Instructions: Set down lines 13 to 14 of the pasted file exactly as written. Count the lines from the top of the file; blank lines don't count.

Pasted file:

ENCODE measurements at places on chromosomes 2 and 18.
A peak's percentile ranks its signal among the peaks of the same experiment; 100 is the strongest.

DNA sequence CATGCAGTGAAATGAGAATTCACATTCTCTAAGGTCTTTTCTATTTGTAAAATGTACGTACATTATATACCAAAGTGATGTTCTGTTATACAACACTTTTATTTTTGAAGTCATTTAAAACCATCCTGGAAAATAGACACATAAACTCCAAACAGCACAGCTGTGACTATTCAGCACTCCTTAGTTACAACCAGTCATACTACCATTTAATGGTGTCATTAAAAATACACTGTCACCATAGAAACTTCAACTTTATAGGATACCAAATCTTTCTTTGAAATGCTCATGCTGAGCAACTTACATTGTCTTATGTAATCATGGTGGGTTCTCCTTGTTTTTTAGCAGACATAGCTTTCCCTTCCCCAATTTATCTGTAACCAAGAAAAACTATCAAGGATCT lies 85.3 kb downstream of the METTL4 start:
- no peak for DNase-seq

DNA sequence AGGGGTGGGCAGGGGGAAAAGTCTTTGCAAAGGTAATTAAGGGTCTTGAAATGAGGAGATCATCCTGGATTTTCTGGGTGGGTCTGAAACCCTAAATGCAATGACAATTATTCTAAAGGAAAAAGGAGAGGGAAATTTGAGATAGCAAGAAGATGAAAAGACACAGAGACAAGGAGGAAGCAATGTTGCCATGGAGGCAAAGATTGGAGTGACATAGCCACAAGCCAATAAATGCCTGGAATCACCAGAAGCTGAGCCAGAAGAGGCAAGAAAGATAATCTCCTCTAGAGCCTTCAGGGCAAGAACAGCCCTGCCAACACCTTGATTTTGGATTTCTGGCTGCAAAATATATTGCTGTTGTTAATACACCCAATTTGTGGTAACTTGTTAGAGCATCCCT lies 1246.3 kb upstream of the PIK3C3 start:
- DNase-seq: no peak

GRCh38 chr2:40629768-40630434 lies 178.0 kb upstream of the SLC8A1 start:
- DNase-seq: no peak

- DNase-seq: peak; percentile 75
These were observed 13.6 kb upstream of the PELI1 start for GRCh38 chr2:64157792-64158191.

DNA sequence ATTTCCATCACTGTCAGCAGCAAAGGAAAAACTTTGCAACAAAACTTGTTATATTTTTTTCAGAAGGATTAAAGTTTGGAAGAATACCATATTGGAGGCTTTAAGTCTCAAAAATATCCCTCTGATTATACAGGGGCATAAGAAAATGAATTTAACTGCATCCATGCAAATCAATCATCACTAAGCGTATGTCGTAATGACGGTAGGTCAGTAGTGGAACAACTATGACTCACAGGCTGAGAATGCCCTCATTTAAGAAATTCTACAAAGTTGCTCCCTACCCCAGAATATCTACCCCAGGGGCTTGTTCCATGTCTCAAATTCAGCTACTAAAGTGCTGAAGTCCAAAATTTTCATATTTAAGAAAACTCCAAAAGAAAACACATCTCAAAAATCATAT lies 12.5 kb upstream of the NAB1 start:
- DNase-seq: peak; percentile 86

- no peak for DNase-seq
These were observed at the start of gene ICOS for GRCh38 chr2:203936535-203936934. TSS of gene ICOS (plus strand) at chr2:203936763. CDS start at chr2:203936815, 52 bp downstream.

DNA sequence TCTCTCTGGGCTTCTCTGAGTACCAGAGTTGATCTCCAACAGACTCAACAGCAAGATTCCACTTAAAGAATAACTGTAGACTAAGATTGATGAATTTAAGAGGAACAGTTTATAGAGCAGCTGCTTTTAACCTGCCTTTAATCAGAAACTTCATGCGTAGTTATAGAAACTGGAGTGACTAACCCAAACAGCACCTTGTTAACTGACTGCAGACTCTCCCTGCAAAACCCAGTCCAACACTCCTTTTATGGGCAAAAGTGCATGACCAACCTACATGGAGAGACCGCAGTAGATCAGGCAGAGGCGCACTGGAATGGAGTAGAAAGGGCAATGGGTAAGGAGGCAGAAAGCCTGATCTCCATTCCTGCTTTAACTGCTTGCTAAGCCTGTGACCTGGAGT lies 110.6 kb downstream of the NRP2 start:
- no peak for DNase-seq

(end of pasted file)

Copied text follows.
- no peak for DNase-seq
These were observed at the start of gene ICOS for GRCh38 chr2:203936535-203936934. TSS of gene ICOS (plus strand) at chr2:203936763. CDS start at chr2:203936815, 52 bp downstream.